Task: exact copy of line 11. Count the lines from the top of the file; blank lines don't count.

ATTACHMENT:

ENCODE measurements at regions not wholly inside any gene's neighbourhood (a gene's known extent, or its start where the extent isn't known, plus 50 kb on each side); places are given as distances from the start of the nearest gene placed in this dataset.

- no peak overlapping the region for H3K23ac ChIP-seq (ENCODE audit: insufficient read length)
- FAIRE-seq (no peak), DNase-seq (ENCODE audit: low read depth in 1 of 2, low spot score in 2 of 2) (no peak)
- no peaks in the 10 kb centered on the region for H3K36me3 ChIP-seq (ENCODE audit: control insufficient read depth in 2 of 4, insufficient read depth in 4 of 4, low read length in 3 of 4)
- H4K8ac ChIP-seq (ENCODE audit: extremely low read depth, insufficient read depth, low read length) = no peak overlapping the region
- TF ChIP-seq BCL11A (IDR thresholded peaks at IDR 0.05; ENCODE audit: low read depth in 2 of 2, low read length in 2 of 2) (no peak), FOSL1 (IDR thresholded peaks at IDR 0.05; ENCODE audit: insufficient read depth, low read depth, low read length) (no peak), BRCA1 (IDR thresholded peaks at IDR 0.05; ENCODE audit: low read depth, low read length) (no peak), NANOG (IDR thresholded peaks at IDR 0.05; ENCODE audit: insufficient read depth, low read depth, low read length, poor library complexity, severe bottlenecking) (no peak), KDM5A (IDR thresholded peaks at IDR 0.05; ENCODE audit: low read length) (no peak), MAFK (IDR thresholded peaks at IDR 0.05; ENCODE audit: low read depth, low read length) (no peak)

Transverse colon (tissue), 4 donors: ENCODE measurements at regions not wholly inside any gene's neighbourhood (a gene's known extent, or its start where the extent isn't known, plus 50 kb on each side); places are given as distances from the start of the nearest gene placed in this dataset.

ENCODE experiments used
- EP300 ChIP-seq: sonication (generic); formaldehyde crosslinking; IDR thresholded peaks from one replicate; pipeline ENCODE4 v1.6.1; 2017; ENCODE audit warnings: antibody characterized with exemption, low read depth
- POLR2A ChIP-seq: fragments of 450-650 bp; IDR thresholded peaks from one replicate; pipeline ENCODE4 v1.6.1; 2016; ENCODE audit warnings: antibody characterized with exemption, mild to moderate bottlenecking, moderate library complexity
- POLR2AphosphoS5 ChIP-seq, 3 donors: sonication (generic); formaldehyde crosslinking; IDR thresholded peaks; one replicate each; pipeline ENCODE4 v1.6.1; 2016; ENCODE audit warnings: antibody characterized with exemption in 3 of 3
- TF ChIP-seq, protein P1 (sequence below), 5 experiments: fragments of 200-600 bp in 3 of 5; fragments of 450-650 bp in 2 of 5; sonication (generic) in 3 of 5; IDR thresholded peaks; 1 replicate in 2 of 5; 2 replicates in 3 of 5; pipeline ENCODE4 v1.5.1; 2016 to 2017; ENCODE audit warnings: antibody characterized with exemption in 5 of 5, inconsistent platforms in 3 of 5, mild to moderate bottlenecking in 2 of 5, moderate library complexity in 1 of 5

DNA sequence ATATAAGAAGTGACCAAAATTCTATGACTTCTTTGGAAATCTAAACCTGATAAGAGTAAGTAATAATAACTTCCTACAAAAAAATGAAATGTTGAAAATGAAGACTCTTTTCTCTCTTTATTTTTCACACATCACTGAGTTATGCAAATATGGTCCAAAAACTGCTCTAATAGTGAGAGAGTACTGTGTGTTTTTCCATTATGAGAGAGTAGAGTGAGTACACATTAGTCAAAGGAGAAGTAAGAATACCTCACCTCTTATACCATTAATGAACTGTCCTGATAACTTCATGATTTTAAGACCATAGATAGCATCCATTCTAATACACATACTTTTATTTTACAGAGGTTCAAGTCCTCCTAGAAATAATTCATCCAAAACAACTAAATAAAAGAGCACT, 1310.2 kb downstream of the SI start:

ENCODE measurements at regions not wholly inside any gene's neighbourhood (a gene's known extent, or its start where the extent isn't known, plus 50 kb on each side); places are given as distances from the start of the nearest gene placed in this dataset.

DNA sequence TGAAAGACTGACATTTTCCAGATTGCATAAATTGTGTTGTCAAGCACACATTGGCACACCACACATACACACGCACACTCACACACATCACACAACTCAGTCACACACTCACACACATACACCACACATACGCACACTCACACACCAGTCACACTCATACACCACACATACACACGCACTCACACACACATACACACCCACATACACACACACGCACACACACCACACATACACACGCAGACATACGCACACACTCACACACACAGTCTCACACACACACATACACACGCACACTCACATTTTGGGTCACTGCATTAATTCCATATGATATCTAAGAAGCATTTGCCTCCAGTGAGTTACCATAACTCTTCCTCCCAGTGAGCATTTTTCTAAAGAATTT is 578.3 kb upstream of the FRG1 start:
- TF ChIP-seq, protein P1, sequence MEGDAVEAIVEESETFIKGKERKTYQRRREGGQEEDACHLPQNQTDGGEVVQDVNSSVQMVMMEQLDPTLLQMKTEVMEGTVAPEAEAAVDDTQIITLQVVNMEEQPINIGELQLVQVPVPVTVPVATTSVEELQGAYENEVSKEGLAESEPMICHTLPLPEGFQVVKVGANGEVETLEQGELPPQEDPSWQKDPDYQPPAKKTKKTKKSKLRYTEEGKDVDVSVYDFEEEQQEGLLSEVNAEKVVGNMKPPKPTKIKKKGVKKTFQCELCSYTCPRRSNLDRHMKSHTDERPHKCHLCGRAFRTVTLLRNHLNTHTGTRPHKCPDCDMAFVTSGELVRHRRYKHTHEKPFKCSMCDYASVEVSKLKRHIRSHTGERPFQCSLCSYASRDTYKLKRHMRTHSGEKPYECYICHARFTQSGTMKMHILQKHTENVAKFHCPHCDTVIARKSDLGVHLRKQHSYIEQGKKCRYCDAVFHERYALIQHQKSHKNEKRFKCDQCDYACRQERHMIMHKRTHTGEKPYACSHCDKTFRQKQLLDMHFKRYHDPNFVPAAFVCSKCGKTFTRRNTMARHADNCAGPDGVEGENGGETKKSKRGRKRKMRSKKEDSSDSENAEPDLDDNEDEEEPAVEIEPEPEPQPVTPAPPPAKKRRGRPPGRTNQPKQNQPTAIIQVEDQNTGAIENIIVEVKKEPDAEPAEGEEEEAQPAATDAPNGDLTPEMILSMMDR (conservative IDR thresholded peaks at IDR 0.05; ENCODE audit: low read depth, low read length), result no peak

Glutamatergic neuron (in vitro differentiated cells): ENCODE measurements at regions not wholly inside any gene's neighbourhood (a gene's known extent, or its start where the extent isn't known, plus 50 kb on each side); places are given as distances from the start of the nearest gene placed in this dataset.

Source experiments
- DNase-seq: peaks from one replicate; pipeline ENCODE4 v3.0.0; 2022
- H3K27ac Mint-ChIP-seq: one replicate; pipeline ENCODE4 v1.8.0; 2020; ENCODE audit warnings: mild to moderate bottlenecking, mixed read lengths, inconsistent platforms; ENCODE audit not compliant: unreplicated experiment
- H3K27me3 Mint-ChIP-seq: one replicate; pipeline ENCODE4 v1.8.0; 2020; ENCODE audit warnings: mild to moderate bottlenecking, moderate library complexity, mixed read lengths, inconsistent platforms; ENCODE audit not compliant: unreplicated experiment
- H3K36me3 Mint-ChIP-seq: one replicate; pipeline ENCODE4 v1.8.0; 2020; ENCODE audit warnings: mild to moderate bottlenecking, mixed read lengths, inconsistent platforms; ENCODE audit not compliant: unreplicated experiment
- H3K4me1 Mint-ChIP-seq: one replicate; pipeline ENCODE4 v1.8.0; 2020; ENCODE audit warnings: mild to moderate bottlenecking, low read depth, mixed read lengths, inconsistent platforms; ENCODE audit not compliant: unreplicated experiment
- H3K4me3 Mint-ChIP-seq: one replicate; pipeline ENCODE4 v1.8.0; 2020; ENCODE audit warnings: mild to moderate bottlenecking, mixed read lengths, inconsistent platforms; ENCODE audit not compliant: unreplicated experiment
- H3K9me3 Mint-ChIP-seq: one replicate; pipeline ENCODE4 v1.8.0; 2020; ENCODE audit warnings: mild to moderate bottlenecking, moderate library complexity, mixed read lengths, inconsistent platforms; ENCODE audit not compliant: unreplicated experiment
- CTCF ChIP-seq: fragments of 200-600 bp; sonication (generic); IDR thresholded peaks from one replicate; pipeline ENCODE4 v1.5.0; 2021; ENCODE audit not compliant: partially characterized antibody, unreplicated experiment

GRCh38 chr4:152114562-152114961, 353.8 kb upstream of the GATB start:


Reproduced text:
- POLR2AphosphoS5 ChIP-seq, 3 donors: sonication (generic); formaldehyde crosslinking; IDR thresholded peaks; one replicate each; pipeline ENCODE4 v1.6.1; 2016; ENCODE audit warnings: antibody characterized with exemption in 3 of 3